Five Plays in One (Queen's)
Chrystmas, Twelftyde & Shrouetyde and making choyse 5 of plaies Anno Regni Regine Elizabethe: xxvijo 1584
- The Charges of those tymes viz. betwene the laste daie of October 1584. Anno xxvjto Regni Regine Elizabethe and the —— of ffebruary .1584. Annoque Regni Regine Elizabethe predicte xxvijo did rise aswell by meanes of attending making choyse, reforminge and altering of suche plaies Comodies maskes and inventions as ere prepared sett furth and presented before her maiestie at the tymes aforesaid. ...
An Inuention called ffiue playes in one presented and enacted before her maiestie on Twelfe daie at nighte in the hall at Grenewich by her highnes servauntes wheron was ymployed a greate cloth and a battlement of canvas and canvas for a well and a mounte .xv ells of sarcenet .ix yardes of sullen cloth of gold purple.
The Queen's players, formed in March 1583, began immediately to dominate the performance calendar at court in terms of adult companies. In 1583-4 they gave four performances (plays unnamed); in 1584-5 they gave five. Unusually detailed, the accounts of the Revels Office indicate not only the titles of the plays given but also the date and venue of performance. Five Plays in One was given on 6 January 1585 (Twelfth Night), in the evening, at Greenwich.
Possible Narrative and Dramatic Sources or Analogues
None known; however, much has been conjectured. See Critical Commentary, below.
References to the Play
None known, but a popular conjecture among scholars is that an exchange between Gabriel Harvey and Thomas Nashe refers to the play (or, more literally, its putative ur-version, The Seven Deadly Sins). For the argumentative network that created the identification of Five Plays in One with Tarlton and The Seven Deadly Sins, see Critical Commentary, below.
In the third of four letters (1592), Harvey exhausts his abuse of Robert Greene long enough to turn on Nashe, whom he styles Greene's "sworne brother" and identifying Nashe by way of his proxy character, Pierce Penniless. Thinking of Nashe's moralistic caricatures in Pierce Penniless His Supplication to the Devil, Harvey declares it "botched-vp ... according to the stile, and tenour of Tarletons president, his famous play of the seaven Deadly sinnes: which most-dealy, but most liuely playe, I might haue seen in London ..." (EEBO, 29).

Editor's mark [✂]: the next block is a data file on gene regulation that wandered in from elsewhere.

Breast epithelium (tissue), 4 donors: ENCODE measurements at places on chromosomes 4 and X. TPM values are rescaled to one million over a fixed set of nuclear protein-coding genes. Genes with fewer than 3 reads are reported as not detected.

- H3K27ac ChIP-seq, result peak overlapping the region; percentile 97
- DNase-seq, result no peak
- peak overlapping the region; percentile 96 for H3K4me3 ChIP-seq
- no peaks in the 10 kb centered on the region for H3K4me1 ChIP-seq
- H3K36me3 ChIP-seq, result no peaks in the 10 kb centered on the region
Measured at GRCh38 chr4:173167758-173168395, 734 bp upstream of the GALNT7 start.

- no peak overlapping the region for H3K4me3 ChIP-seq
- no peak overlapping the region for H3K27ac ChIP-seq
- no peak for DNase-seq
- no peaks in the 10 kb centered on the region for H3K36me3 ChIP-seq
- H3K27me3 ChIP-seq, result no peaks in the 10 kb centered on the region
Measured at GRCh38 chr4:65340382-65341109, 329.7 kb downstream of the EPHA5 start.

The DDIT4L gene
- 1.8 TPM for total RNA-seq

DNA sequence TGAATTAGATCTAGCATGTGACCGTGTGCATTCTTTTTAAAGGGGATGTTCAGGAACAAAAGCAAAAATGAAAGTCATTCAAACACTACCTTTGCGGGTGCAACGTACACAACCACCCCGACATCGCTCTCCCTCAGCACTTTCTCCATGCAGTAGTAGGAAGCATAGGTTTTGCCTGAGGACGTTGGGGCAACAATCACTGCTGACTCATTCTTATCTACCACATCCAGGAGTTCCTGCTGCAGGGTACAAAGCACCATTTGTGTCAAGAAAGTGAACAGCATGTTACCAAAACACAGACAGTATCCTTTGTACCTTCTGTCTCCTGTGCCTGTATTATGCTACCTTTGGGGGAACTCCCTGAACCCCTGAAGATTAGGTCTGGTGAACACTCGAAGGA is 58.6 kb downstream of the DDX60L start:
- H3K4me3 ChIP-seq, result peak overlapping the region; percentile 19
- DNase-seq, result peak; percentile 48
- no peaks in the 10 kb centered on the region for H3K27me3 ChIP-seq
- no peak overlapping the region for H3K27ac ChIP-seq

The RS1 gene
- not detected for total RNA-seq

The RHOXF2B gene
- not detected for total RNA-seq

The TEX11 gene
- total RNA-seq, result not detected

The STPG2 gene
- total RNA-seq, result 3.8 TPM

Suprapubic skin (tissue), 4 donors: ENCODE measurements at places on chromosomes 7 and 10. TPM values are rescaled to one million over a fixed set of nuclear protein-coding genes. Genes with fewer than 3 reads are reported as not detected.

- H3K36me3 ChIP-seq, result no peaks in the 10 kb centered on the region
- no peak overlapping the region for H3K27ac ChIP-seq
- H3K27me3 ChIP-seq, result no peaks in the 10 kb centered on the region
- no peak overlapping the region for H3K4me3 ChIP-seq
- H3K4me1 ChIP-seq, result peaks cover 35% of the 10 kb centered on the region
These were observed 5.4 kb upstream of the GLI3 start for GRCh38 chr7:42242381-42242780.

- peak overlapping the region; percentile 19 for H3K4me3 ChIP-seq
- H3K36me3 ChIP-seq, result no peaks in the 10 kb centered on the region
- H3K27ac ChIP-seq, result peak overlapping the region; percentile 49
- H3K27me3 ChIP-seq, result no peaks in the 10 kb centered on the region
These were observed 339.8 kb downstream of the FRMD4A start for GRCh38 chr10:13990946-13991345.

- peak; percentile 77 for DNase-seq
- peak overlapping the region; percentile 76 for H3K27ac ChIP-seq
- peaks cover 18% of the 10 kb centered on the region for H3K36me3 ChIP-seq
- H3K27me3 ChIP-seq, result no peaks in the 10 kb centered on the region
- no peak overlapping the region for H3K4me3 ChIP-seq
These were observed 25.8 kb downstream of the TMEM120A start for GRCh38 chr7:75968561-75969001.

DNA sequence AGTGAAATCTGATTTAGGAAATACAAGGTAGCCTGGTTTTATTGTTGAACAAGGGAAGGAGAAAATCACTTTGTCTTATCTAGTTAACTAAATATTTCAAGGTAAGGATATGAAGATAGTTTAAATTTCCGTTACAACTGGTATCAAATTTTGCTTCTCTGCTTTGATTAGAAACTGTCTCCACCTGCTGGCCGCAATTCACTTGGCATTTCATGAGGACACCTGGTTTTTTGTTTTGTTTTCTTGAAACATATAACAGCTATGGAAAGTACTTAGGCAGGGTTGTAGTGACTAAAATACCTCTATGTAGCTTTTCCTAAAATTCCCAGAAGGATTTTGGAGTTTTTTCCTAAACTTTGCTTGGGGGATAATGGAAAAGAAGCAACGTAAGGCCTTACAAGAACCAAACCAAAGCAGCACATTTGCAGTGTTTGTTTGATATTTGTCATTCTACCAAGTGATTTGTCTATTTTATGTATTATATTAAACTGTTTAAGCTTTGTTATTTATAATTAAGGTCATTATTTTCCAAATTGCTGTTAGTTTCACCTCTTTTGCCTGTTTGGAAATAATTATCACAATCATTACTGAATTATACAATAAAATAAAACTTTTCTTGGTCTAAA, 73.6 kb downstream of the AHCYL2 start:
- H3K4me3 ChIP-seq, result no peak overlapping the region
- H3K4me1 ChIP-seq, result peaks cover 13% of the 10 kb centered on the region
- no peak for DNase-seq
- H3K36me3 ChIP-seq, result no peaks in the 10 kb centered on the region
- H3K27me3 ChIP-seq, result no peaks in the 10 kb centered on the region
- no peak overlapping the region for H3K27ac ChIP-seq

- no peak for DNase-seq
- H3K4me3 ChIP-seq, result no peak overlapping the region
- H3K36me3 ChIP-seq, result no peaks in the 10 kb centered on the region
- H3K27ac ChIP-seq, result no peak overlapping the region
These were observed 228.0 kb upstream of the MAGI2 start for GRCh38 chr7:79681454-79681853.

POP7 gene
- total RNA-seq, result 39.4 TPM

The lengthy riposte by 'Nashe in Strange Newes, Of the intercepting certain Letters ... (1592) is excerpted here: "Hang thee, hang thee, thou common coosener of curteous readers, though grosse shifter for shitten tapsterly iests, haue I imitated Tarltons play of the seauen deadly sinnes in my plot of Pierce Peniless? ... was sinne so utterly abolished with Tarltons play of the seuen deadly sins, that ther could be nothing said supra of that argument? ... Is there any further distribution of sins, not shadowed vnder these 7. large spreading branches of iniquity, on which a man may worke, and not tread on Tarletons heeles? If not, what blemish is it to Pierce Pennilesse to bgin where the Stage doth ends, to build vertue a Church on that foundation that the Deuill built his Chappell? (McKerrow, I, 304-5)
Fleay, Chronicle History, 83. Greg,
For What It's Worth
<Enter any miscellaneous points that may be relevant, but don't fit into the above categories. This is the best place for highly conjectural thoughts.>
Nashe ([http://archive.org/stream/worksthomasnash00mckegoog#page/n10/mode/2up Vol. I). <List all texts cited throughout the entry, except those staple texts whose full bibliographical details have been provided in the masterlist of Works Cited found on the sidebar menu.>
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